“And, behold, there talked with him two men, which were Moses and Elias: Who appeared in glory, and spake of his decease which he should accomplish at Jerusalem.”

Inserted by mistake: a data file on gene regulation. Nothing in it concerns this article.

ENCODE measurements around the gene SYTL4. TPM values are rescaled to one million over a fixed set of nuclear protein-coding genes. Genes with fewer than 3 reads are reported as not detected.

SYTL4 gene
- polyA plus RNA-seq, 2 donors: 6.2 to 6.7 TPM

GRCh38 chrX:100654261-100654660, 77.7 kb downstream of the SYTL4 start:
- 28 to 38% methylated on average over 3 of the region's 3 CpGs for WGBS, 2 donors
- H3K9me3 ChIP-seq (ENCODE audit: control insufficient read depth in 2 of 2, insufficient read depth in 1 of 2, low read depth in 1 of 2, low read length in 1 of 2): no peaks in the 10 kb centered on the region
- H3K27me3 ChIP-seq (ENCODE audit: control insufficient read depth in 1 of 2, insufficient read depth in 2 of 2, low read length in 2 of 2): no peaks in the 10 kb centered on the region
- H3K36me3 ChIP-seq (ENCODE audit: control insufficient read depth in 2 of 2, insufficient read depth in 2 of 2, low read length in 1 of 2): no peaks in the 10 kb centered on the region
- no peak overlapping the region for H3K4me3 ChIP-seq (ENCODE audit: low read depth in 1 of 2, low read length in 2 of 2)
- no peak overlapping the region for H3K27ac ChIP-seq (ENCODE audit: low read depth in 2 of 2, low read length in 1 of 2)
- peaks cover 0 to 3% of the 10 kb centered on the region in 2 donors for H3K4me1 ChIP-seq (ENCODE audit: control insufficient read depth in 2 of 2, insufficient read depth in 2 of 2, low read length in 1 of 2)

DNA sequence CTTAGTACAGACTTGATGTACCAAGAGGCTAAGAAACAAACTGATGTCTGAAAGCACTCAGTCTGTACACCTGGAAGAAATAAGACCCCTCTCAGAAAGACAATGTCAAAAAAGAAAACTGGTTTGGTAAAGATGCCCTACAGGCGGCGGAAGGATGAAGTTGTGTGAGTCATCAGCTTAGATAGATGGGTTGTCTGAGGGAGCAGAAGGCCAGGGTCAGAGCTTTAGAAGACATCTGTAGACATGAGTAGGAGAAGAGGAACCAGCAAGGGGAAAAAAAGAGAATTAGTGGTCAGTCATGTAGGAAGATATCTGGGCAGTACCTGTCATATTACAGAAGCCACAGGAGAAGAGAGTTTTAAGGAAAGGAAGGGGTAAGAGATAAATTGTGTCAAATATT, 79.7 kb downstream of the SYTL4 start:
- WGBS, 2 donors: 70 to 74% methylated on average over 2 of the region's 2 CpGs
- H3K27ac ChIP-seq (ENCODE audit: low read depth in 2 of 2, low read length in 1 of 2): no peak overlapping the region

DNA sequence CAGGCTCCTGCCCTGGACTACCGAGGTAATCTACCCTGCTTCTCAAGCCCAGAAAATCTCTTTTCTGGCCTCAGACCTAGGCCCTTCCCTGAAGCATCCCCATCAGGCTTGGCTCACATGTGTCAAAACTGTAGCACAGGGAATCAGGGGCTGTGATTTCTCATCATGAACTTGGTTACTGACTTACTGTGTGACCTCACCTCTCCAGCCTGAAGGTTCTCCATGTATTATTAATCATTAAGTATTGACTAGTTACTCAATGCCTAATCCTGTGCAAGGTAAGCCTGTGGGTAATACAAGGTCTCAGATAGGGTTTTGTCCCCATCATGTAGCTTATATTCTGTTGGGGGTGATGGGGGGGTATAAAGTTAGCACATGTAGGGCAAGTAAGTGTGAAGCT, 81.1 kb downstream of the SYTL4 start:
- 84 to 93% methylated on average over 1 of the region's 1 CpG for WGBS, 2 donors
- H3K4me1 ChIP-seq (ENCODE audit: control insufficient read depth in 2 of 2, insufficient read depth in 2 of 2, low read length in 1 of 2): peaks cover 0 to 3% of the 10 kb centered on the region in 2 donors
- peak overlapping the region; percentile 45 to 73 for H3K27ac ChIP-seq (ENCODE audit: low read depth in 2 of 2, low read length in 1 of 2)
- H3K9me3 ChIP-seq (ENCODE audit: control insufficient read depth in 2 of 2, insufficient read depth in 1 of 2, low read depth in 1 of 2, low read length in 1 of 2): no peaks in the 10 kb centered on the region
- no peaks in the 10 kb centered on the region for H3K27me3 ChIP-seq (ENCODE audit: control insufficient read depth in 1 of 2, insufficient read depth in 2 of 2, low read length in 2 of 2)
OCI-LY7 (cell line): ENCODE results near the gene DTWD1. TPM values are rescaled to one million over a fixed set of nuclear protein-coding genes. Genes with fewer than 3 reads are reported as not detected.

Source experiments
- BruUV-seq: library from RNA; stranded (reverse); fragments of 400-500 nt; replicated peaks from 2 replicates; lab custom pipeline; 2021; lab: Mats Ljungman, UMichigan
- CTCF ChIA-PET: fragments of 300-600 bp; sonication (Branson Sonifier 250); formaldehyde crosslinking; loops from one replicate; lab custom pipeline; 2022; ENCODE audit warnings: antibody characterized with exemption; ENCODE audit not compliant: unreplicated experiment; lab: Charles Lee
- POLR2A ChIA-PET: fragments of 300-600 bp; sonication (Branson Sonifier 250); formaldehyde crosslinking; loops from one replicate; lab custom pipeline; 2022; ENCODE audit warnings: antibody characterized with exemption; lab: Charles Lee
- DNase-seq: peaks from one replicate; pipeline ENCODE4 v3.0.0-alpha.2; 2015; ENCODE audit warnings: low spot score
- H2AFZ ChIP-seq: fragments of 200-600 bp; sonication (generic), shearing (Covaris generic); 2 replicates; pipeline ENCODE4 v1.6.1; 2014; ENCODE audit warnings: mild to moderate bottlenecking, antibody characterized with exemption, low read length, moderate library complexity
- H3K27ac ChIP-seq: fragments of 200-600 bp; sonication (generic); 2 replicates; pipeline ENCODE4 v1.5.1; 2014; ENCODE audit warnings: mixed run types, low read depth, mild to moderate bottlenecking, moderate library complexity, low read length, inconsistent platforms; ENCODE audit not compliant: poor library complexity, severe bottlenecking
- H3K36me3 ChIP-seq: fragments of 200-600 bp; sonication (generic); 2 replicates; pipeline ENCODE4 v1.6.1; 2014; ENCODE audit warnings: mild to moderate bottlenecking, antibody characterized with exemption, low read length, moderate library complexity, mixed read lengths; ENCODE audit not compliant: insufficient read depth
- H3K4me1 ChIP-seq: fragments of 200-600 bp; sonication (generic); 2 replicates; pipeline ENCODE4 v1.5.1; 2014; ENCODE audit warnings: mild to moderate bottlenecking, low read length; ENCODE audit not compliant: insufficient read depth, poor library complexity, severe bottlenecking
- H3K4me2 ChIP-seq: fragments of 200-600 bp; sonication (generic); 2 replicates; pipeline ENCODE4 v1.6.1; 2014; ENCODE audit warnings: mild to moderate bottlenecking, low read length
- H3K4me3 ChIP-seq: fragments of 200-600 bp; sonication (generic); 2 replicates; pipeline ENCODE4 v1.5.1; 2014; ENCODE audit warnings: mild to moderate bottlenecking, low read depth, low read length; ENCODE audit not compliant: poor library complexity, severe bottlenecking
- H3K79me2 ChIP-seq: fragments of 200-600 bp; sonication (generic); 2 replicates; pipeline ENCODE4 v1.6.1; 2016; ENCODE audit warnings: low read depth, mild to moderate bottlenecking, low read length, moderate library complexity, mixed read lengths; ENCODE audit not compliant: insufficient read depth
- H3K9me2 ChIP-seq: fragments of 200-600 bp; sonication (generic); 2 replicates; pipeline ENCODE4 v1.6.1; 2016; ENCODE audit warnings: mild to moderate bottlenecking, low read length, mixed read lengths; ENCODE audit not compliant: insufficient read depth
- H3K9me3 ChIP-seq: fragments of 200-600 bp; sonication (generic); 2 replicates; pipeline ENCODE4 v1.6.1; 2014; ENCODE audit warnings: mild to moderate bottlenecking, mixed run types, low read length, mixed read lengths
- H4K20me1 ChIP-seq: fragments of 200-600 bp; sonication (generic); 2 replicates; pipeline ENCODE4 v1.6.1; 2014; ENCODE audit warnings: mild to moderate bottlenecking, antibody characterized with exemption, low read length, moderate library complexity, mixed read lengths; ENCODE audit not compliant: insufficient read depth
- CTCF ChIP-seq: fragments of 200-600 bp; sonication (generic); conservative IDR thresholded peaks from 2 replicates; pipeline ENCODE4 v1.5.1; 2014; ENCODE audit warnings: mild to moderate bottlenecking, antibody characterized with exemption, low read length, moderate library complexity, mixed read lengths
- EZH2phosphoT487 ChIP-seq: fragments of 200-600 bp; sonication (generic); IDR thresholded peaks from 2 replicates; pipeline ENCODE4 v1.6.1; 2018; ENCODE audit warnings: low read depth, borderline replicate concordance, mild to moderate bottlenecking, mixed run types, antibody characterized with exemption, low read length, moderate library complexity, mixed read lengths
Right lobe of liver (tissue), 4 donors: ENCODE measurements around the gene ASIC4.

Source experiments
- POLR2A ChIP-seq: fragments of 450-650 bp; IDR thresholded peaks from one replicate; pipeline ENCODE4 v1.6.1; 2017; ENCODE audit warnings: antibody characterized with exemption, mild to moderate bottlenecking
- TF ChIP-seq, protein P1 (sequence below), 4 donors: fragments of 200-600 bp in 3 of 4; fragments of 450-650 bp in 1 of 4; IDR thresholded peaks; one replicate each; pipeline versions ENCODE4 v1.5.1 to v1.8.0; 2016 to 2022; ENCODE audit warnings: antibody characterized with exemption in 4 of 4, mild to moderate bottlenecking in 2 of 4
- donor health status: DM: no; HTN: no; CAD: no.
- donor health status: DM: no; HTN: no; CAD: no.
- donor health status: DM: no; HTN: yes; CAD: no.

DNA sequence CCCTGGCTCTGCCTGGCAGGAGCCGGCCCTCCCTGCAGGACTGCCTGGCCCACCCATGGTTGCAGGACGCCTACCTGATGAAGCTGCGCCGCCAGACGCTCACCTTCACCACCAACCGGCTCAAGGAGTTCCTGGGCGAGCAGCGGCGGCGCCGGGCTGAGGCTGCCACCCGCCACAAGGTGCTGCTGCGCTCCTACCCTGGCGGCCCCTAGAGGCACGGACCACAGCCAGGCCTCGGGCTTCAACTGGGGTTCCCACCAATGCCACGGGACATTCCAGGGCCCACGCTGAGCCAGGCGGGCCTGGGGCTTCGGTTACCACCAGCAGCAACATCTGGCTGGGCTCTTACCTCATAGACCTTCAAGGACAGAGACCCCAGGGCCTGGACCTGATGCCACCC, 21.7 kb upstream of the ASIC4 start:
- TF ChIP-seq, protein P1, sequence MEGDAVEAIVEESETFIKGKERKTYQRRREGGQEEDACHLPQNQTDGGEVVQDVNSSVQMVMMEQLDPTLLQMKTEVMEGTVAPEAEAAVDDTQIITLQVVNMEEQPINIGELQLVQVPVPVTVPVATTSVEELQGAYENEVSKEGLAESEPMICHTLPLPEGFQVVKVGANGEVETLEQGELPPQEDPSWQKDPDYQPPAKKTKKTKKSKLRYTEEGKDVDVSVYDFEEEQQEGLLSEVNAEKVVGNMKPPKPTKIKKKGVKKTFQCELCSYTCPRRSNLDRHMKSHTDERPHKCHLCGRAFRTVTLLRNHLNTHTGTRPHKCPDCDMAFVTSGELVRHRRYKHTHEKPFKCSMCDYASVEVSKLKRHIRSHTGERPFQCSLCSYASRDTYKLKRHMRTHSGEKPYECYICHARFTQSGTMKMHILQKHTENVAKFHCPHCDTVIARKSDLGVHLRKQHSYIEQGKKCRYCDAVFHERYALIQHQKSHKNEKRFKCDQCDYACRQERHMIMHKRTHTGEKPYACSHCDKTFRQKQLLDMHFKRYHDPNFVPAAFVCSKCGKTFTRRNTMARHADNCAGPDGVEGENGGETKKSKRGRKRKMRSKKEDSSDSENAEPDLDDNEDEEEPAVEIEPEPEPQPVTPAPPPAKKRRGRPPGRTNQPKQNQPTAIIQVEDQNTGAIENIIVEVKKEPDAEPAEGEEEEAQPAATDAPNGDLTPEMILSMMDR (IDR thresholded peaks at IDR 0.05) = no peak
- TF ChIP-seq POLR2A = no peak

The Scriptures constantly remind us that without God’s help, error-prone man simply cannot interpret his world aright. The psalmist declared, “The LORD knoweth the thoughts of man, that they are vanity” (Psalm 94:11). In Ephesians chapter four, Paul marks the distinction between the thinking of fallen, unregenerate man and those of God’s redeemed.“This I say therefore, and testify in the Lord,” wrote the great apostle, “that ye henceforth walk not as other Gentiles walk, in the vanity of their mind, Having the understanding darkened, being alienated from the life of God through the ignorance that is in them, because of the blindness of their heart” (Ephesians 4:17-18). In order to do as Paul instructed, we simply must consult God’s word daily. “No prophecy of the scripture is of any private interpretation” wrote Peter (1 Peter 1:20). That is to say, the Scriptures provide us with God’s—not man’s—interpretation of the world. The Bible is replete with examples of how fallen man’s unaided human reason leads to errors in judgment and understanding. The unbeliever’s interpretation of Calvary is the greatest and most profound example of all. For 2,000 years the unbelieving world has viewed the cross as an unplanned tragedy, a staggering defeat. Those who choose to believe God’s word on the matter, however, see the cross very differently. As today’s verse passage explains, Christ’s death was something He accomplished. His life was not taken from Him, rather, the Good Shepherd laid His life down willingly, purposefully (John 10:1-18). So far from the cross marking His defeat, it was the place of His utter victory over Satan and the forces of darkness (Colossians 2:14-15; Hebrews 2:14). On outward inspection, the cross is nothing more than a ghastly means of execution. For those of us seeing through the eyes of faith, it is God’s love, justice, mercy and wisdom come to maximal expression. To us, the cross is our one and only thin vestibule to a right relationship with a holy God (Colossians 1;20) and we are unspeakably grateful for it. As we contemplate these things today, may we be encouraged to study the Scriptures and consult their infinitely wise and good Author for wisdom and instruction. Not only will this help us interpret our world aright, it will provide us with supernatural patience, comfort, and hope (Romans 15:4)—precious commodities in the last of days!